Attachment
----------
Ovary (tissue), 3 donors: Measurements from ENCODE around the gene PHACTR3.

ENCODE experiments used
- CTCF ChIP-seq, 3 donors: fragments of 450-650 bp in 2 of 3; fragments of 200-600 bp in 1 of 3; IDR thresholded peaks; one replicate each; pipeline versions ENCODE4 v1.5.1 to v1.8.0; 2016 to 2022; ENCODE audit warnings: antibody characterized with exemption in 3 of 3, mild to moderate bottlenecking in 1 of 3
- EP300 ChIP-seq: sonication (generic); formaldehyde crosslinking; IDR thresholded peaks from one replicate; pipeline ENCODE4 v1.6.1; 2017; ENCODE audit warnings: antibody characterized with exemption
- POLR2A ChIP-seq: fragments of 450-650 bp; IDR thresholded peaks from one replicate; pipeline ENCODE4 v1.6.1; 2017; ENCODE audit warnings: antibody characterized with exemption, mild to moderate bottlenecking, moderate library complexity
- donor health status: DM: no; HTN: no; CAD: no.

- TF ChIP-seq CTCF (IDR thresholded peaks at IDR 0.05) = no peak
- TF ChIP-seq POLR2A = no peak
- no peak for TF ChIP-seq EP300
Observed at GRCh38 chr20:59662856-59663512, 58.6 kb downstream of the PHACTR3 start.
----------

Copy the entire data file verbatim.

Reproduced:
Ovary (tissue), 3 donors: Measurements from ENCODE around the gene PHACTR3.

ENCODE experiments used
- CTCF ChIP-seq, 3 donors: fragments of 450-650 bp in 2 of 3; fragments of 200-600 bp in 1 of 3; IDR thresholded peaks; one replicate each; pipeline versions ENCODE4 v1.5.1 to v1.8.0; 2016 to 2022; ENCODE audit warnings: antibody characterized with exemption in 3 of 3, mild to moderate bottlenecking in 1 of 3
- EP300 ChIP-seq: sonication (generic); formaldehyde crosslinking; IDR thresholded peaks from one replicate; pipeline ENCODE4 v1.6.1; 2017; ENCODE audit warnings: antibody characterized with exemption
- POLR2A ChIP-seq: fragments of 450-650 bp; IDR thresholded peaks from one replicate; pipeline ENCODE4 v1.6.1; 2017; ENCODE audit warnings: antibody characterized with exemption, mild to moderate bottlenecking, moderate library complexity
- donor health status: DM: no; HTN: no; CAD: no.

- TF ChIP-seq CTCF (IDR thresholded peaks at IDR 0.05) = no peak
- TF ChIP-seq POLR2A = no peak
- no peak for TF ChIP-seq EP300
Observed at GRCh38 chr20:59662856-59663512, 58.6 kb downstream of the PHACTR3 start.